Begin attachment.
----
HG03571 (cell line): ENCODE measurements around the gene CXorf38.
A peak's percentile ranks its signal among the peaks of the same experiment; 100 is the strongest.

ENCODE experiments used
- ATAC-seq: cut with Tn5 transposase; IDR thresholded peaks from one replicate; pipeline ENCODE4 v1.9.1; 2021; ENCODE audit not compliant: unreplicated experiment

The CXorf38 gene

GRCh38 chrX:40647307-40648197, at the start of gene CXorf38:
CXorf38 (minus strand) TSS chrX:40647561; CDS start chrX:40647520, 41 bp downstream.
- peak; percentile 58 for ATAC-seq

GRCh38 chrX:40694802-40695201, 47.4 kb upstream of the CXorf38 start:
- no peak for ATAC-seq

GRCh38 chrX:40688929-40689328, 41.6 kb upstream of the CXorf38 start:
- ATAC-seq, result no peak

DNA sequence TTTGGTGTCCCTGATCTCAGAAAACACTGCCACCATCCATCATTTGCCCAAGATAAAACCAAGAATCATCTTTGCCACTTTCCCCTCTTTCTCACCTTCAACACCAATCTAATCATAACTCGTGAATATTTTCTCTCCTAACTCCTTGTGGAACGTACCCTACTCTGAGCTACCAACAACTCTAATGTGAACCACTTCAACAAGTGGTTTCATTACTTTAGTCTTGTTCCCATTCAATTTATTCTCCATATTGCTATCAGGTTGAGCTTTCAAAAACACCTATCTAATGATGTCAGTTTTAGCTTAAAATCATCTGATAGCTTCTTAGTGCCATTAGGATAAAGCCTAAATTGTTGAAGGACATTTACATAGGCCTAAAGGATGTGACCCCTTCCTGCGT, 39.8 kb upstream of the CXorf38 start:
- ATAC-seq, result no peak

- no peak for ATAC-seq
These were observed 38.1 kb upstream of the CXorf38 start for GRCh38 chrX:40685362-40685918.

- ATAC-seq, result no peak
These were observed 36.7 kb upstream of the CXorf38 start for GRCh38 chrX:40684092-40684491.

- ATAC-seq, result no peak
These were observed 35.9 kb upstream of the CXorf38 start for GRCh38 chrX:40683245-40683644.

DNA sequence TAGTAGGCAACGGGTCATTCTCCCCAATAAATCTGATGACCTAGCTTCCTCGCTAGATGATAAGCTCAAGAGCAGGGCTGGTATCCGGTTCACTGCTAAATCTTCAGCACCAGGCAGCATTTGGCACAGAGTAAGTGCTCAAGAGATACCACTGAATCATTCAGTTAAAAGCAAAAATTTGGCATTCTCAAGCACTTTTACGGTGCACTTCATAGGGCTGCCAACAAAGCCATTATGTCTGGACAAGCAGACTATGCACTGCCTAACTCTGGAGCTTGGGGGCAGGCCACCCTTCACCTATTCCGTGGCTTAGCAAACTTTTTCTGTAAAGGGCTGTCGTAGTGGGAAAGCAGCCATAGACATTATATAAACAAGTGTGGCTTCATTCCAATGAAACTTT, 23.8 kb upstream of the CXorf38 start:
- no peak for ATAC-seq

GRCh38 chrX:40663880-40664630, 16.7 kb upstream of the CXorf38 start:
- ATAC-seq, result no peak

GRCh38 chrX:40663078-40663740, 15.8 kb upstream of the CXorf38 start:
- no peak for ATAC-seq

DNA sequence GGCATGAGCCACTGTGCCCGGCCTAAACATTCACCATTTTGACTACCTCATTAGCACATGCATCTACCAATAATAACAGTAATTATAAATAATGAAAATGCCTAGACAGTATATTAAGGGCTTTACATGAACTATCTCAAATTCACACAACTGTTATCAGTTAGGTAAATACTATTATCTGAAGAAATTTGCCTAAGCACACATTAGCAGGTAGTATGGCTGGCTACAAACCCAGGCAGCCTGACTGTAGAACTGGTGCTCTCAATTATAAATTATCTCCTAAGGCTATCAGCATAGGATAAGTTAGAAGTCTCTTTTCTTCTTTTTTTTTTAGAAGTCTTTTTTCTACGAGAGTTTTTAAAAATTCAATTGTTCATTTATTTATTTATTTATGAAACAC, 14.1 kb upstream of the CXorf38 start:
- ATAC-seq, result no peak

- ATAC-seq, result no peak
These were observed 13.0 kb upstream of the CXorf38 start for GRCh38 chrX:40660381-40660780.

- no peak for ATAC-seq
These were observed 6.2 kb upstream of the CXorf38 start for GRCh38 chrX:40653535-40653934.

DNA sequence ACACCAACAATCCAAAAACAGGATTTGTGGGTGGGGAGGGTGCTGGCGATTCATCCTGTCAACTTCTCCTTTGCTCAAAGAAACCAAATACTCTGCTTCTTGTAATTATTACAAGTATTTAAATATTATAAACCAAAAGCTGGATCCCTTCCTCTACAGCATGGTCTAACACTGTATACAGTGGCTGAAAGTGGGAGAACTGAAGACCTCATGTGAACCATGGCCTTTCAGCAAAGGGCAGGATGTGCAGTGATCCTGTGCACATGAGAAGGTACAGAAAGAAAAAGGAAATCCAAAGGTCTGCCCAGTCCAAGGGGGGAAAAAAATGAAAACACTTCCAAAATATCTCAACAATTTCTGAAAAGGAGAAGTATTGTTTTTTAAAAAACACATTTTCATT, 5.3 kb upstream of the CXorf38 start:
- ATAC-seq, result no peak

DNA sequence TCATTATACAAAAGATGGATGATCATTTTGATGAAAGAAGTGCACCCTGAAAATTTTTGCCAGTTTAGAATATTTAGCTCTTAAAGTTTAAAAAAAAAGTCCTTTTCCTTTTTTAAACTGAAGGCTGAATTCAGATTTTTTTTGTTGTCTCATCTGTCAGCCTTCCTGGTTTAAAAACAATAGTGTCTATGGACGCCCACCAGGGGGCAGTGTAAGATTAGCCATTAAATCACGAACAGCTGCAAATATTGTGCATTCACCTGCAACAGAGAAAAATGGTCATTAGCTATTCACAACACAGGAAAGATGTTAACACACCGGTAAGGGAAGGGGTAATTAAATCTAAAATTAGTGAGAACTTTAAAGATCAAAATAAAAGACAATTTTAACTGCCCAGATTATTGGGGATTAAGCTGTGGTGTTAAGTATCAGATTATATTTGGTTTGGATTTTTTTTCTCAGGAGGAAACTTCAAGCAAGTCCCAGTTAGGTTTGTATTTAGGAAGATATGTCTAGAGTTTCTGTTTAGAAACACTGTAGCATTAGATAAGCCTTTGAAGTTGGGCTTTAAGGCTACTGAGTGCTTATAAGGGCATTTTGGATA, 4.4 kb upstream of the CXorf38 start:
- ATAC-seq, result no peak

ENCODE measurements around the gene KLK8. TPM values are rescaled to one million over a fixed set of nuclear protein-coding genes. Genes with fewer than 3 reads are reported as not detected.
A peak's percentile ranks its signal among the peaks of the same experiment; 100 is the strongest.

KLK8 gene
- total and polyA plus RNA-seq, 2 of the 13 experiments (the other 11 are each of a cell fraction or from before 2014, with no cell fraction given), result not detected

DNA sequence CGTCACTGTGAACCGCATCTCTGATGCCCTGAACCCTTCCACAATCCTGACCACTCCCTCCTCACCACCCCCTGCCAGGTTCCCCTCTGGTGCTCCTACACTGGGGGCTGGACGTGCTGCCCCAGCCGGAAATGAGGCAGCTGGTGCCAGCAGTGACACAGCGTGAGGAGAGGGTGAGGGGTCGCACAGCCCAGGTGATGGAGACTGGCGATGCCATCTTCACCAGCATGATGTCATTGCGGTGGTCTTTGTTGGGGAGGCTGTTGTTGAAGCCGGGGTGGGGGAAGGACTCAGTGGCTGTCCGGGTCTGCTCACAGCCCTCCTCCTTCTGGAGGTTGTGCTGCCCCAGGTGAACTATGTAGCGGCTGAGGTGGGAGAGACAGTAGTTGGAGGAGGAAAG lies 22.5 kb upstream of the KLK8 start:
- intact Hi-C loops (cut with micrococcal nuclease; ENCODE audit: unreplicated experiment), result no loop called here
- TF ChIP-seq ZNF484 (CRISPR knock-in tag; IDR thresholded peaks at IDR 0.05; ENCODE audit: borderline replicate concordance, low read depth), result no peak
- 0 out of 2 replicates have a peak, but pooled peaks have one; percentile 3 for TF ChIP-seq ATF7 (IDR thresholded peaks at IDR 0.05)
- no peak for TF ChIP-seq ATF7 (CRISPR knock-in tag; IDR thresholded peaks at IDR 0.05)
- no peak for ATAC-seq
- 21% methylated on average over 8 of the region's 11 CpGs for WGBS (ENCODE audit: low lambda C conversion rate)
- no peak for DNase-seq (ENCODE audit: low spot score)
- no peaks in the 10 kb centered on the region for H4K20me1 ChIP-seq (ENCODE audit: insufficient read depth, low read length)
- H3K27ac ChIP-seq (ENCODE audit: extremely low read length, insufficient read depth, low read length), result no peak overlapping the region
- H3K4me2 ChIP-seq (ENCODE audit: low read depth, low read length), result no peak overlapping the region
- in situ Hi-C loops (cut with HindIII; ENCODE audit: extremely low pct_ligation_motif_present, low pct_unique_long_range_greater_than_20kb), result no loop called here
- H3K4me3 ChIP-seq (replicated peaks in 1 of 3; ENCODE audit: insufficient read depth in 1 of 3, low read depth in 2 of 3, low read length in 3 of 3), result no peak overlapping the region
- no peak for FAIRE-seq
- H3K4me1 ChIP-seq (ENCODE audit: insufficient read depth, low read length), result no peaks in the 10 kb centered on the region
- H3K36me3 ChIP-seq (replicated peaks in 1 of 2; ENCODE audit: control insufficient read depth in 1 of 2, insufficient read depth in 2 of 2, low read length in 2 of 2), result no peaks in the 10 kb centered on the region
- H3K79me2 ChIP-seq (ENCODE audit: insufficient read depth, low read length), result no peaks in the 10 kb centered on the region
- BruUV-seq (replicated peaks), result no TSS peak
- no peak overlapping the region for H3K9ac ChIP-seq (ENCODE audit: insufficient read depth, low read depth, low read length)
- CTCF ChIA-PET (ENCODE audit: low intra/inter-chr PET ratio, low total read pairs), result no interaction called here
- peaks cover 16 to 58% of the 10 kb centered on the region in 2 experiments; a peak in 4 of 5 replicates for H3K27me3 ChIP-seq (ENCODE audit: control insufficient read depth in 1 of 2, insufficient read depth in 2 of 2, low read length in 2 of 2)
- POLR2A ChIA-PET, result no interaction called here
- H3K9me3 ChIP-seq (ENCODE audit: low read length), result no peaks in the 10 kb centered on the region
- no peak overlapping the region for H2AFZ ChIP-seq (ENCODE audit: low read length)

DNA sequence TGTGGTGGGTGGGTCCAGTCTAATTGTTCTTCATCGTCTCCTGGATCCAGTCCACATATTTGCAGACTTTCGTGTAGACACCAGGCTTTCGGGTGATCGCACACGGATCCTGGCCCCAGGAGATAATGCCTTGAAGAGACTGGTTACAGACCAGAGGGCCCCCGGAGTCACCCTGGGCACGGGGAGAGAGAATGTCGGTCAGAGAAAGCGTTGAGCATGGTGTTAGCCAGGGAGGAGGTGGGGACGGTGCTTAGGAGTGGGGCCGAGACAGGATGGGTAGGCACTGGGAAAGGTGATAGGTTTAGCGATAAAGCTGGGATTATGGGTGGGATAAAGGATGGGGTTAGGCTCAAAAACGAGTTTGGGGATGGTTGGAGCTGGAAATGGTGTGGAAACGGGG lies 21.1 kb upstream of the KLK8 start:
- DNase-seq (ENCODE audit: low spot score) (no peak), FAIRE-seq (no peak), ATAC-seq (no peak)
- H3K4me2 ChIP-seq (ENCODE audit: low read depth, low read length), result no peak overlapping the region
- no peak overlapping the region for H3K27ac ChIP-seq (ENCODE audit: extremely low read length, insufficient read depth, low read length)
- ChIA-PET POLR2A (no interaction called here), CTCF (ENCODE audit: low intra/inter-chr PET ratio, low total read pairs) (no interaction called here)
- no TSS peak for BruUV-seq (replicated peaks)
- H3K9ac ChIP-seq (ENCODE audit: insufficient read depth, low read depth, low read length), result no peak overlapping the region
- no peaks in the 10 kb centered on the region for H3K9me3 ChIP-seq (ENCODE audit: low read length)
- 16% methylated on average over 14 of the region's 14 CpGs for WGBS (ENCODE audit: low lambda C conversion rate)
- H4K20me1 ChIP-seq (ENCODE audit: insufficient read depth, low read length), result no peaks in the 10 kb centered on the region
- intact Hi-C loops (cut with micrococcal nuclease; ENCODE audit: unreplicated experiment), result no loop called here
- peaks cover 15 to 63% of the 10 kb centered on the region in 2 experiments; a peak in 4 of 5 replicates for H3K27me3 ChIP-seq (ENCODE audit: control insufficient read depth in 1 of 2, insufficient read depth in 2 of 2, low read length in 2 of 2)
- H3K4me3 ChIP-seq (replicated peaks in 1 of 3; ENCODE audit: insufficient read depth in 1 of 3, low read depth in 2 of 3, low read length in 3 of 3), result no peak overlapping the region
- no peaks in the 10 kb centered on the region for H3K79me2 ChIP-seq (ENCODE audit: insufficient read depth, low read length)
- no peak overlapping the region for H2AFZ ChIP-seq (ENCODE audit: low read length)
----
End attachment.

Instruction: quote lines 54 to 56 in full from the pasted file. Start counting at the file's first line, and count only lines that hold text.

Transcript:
- no peak for FAIRE-seq
- H3K4me1 ChIP-seq (ENCODE audit: insufficient read depth, low read length), result no peaks in the 10 kb centered on the region
- H3K36me3 ChIP-seq (replicated peaks in 1 of 2; ENCODE audit: control insufficient read depth in 1 of 2, insufficient read depth in 2 of 2, low read length in 2 of 2), result no peaks in the 10 kb centered on the region